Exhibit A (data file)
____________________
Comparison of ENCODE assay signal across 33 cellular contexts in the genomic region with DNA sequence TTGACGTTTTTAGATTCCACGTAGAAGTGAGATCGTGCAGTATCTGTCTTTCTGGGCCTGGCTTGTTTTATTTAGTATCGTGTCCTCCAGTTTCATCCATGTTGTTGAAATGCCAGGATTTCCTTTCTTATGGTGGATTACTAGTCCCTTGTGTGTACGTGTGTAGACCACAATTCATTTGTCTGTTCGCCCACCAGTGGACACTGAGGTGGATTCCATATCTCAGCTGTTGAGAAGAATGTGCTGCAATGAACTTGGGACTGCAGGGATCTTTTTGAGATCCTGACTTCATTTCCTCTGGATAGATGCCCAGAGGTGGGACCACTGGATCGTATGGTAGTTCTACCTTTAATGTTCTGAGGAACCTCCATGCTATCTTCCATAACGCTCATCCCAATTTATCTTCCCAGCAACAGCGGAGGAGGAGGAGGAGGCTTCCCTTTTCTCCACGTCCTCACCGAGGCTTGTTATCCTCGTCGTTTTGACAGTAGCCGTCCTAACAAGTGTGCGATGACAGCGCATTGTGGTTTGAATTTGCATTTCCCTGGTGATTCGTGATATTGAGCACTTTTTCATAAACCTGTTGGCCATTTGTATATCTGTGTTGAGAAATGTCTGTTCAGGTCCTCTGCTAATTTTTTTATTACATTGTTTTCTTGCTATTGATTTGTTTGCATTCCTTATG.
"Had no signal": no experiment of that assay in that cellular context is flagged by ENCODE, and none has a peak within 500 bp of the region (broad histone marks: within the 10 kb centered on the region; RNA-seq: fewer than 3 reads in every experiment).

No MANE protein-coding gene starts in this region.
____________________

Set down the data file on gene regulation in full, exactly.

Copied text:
Comparison of ENCODE assay signal across 33 cellular contexts in the genomic region with DNA sequence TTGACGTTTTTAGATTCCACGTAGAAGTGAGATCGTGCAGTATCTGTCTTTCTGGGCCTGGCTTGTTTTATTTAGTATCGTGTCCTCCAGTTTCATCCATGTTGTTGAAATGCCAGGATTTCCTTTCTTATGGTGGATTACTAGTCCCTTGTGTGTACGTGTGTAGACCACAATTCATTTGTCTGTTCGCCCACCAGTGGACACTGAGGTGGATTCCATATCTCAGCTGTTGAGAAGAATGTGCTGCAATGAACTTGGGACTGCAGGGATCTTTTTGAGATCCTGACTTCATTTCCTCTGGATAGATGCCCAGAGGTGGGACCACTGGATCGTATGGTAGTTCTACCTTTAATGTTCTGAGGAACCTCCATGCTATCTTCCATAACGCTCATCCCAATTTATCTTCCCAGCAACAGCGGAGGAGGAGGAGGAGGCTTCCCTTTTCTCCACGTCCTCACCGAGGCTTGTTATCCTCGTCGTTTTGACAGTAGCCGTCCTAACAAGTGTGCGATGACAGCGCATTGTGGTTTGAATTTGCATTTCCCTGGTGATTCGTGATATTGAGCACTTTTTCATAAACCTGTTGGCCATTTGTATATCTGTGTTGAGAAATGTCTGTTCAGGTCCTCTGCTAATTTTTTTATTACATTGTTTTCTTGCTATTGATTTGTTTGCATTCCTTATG.
"Had no signal": no experiment of that assay in that cellular context is flagged by ENCODE, and none has a peak within 500 bp of the region (broad histone marks: within the 10 kb centered on the region; RNA-seq: fewer than 3 reads in every experiment).

No MANE protein-coding gene starts in this region.